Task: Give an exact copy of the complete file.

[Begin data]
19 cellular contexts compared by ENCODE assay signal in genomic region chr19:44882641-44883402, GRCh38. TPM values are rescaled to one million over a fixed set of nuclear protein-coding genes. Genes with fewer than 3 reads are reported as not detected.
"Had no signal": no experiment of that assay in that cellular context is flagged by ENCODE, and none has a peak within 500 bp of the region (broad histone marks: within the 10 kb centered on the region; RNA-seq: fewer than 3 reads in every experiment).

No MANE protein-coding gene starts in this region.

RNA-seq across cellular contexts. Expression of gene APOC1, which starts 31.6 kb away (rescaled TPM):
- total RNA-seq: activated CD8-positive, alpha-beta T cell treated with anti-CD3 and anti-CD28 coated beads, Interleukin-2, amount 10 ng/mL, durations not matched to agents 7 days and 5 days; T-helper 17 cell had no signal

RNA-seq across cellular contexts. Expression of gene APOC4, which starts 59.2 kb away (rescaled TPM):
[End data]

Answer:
19 cellular contexts compared by ENCODE assay signal in genomic region chr19:44882641-44883402, GRCh38. TPM values are rescaled to one million over a fixed set of nuclear protein-coding genes. Genes with fewer than 3 reads are reported as not detected.
"Had no signal": no experiment of that assay in that cellular context is flagged by ENCODE, and none has a peak within 500 bp of the region (broad histone marks: within the 10 kb centered on the region; RNA-seq: fewer than 3 reads in every experiment).

No MANE protein-coding gene starts in this region.

RNA-seq across cellular contexts. Expression of gene APOC1, which starts 31.6 kb away (rescaled TPM):
- total RNA-seq: activated CD8-positive, alpha-beta T cell treated with anti-CD3 and anti-CD28 coated beads, Interleukin-2, amount 10 ng/mL, durations not matched to agents 7 days and 5 days; T-helper 17 cell had no signal

RNA-seq across cellular contexts. Expression of gene APOC4, which starts 59.2 kb away (rescaled TPM):